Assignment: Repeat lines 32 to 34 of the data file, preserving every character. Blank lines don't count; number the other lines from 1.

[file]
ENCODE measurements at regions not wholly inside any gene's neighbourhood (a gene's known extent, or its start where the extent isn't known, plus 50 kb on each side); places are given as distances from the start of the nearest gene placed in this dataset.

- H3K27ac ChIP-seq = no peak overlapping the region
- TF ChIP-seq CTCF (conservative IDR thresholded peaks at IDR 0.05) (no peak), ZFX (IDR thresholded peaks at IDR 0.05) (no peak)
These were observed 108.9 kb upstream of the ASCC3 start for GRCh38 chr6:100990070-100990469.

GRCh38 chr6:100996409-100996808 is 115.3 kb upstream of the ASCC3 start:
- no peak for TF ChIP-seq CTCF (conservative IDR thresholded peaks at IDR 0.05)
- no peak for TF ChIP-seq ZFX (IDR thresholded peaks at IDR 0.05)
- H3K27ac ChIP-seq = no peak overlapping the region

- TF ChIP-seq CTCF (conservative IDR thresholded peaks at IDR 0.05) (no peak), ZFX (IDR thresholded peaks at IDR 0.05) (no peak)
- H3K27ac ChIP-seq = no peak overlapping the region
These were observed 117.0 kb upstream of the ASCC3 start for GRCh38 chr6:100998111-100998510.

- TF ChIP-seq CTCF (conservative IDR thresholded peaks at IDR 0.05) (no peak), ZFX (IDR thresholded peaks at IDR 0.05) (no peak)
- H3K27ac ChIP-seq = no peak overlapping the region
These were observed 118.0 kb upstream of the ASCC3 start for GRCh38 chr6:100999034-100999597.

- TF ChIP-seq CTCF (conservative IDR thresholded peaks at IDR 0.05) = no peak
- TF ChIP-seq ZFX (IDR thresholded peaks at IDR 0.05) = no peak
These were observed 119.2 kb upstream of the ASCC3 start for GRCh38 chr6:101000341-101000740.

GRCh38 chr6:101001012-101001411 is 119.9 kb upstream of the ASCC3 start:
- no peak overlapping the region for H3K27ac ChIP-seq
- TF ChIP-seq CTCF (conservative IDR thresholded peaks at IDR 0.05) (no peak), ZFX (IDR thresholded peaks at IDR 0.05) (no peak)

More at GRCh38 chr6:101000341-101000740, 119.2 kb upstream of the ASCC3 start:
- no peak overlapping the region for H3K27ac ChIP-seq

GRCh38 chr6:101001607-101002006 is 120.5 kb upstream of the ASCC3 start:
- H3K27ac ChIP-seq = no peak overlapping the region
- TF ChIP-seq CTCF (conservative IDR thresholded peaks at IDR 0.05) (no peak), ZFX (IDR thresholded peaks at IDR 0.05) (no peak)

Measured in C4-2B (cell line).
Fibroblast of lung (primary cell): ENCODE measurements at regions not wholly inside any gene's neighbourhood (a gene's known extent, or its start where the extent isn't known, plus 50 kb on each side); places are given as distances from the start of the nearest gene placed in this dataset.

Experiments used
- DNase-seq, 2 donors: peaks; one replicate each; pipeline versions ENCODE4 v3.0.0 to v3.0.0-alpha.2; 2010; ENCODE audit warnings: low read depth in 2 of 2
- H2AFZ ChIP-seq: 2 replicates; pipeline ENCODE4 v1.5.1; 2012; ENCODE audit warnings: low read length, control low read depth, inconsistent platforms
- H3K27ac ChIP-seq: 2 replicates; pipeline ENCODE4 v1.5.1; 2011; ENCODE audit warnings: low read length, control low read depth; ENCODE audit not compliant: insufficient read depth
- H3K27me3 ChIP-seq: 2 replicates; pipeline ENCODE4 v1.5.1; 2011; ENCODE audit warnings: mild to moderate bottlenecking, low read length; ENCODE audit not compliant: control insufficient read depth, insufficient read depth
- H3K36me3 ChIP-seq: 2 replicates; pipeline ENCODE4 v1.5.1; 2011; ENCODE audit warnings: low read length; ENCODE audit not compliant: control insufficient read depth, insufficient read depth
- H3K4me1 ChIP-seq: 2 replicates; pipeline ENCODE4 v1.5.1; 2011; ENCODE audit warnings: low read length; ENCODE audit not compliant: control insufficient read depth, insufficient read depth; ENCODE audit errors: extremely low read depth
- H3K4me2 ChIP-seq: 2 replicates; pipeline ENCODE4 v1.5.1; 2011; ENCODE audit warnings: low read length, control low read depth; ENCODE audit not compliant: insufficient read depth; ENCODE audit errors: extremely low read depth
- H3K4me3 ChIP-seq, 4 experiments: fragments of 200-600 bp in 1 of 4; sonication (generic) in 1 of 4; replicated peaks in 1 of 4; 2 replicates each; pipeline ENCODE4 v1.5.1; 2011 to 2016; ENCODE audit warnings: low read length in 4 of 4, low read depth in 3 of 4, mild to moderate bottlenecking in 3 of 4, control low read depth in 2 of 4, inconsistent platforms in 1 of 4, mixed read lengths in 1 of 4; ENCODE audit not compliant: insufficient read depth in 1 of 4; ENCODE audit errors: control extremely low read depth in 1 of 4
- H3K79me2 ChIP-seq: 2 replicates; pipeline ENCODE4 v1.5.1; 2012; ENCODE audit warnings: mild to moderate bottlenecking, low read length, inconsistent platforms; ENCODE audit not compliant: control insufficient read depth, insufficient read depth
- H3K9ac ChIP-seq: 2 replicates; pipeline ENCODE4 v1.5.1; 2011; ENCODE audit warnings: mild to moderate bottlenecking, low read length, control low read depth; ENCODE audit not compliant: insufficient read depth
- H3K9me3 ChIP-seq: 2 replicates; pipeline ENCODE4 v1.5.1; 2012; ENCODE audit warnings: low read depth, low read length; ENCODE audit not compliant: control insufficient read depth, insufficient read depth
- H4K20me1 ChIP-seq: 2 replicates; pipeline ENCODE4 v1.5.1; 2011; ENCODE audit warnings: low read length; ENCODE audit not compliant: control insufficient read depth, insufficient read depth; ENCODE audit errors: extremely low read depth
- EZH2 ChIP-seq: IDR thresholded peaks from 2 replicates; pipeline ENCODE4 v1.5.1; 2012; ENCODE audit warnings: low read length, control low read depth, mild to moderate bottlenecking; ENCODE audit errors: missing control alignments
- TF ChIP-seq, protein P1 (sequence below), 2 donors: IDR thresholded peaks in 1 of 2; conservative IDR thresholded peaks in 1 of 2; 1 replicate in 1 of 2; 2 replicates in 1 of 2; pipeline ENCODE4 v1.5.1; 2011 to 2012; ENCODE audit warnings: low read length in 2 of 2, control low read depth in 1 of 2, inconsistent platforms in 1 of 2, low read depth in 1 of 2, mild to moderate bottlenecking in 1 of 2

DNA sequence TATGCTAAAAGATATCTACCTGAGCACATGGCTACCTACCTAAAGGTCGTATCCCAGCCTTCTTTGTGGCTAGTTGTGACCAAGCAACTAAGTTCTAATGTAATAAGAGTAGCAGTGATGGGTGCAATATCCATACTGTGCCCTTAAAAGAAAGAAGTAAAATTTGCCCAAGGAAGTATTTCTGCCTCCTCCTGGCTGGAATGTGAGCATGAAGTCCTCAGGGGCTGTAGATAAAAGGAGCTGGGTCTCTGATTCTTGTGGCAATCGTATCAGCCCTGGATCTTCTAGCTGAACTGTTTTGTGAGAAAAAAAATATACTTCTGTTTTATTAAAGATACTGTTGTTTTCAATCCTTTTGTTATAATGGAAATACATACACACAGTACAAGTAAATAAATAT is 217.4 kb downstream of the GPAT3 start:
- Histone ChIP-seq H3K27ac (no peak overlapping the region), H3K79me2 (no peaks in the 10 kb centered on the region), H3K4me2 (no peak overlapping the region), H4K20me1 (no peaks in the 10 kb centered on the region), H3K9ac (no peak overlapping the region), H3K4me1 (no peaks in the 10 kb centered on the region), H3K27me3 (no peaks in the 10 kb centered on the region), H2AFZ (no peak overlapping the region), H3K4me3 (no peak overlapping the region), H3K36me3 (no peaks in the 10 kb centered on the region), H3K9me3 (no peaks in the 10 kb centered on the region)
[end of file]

- H3K27me3 ChIP-seq: 2 replicates; pipeline ENCODE4 v1.5.1; 2011; ENCODE audit warnings: mild to moderate bottlenecking, low read length; ENCODE audit not compliant: control insufficient read depth, insufficient read depth
- H3K36me3 ChIP-seq: 2 replicates; pipeline ENCODE4 v1.5.1; 2011; ENCODE audit warnings: low read length; ENCODE audit not compliant: control insufficient read depth, insufficient read depth
- H3K4me1 ChIP-seq: 2 replicates; pipeline ENCODE4 v1.5.1; 2011; ENCODE audit warnings: low read length; ENCODE audit not compliant: control insufficient read depth, insufficient read depth; ENCODE audit errors: extremely low read depth